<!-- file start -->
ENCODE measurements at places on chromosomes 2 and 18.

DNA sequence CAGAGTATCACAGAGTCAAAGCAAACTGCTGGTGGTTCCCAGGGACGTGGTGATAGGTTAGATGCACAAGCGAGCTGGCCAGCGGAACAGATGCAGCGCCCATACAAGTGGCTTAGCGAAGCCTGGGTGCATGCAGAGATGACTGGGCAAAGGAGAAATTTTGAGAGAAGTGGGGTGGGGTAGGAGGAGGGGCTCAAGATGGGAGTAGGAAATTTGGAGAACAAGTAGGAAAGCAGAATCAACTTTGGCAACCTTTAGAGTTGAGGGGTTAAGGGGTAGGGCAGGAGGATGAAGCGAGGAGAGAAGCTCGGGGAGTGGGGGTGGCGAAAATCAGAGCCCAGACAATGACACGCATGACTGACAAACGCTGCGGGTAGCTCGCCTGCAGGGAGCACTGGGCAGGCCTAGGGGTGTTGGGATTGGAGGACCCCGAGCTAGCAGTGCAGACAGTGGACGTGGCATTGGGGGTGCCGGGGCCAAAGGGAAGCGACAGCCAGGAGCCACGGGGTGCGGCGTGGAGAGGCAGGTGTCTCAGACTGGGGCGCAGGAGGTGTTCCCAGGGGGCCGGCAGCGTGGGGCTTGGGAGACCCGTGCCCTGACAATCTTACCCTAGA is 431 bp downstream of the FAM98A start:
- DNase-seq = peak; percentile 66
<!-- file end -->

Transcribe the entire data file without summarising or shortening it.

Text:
ENCODE measurements at places on chromosomes 2 and 18.

DNA sequence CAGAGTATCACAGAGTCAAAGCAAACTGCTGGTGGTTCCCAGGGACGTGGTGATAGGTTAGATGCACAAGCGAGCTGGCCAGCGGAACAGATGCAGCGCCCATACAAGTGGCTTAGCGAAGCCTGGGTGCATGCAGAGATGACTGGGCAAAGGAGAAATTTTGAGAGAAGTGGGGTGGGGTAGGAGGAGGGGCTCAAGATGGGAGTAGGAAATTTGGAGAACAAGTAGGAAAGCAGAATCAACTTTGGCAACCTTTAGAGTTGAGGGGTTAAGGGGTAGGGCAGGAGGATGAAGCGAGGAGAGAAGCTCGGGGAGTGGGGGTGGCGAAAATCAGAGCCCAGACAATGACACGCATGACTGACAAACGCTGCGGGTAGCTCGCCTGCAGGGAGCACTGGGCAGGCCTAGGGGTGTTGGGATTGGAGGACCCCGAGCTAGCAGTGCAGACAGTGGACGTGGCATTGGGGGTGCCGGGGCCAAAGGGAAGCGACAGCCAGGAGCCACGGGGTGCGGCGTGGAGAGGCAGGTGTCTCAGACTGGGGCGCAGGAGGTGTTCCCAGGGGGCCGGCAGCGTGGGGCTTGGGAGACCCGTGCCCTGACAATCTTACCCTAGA is 431 bp downstream of the FAM98A start:
- DNase-seq = peak; percentile 66